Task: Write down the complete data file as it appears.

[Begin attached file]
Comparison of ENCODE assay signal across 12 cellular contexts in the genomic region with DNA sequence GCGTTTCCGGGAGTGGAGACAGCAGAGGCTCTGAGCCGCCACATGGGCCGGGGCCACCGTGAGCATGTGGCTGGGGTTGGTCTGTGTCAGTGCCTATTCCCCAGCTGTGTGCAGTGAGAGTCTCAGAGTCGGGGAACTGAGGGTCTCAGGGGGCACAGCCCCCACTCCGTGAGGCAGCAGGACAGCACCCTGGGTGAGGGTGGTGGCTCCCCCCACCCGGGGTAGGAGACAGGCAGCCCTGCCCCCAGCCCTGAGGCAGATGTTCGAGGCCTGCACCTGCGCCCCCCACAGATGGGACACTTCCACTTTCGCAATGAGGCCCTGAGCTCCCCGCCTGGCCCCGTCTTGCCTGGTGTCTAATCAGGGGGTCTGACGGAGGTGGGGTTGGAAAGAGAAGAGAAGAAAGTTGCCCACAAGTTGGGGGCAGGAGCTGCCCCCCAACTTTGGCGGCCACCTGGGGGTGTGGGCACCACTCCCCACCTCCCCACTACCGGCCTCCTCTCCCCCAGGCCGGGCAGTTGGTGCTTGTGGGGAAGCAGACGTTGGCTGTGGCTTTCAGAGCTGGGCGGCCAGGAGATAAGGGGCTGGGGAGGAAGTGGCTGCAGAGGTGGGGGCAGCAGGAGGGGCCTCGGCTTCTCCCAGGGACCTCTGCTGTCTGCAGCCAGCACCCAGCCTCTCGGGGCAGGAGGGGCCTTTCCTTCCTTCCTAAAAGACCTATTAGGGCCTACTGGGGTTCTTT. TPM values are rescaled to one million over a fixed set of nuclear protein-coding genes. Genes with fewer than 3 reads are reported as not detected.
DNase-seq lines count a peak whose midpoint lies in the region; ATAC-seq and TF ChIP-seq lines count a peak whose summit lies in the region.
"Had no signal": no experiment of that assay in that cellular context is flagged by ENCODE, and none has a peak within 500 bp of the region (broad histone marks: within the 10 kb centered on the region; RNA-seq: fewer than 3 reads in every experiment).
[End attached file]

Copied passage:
Comparison of ENCODE assay signal across 12 cellular contexts in the genomic region with DNA sequence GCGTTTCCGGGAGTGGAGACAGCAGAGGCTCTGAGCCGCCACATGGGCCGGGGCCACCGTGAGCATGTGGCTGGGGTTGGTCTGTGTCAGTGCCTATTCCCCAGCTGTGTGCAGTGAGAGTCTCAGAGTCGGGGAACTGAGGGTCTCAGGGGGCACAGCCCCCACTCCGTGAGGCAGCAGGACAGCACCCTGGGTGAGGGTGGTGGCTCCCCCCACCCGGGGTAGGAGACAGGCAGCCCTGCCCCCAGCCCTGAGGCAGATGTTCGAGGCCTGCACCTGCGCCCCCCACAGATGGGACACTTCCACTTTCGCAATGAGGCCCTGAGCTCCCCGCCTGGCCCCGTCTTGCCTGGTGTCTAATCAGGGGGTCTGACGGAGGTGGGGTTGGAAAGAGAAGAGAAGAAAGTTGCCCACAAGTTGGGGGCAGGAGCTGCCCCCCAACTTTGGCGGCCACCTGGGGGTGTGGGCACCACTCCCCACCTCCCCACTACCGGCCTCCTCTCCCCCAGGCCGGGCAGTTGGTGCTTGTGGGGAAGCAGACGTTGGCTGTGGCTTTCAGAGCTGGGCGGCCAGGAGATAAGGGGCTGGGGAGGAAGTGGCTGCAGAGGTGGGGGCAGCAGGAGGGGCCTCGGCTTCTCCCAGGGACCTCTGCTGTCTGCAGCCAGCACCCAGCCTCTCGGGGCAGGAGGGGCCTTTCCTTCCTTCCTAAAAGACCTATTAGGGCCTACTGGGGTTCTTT. TPM values are rescaled to one million over a fixed set of nuclear protein-coding genes. Genes with fewer than 3 reads are reported as not detected.
DNase-seq lines count a peak whose midpoint lies in the region; ATAC-seq and TF ChIP-seq lines count a peak whose summit lies in the region.
"Had no signal": no experiment of that assay in that cellular context is flagged by ENCODE, and none has a peak within 500 bp of the region (broad histone marks: within the 10 kb centered on the region; RNA-seq: fewer than 3 reads in every experiment).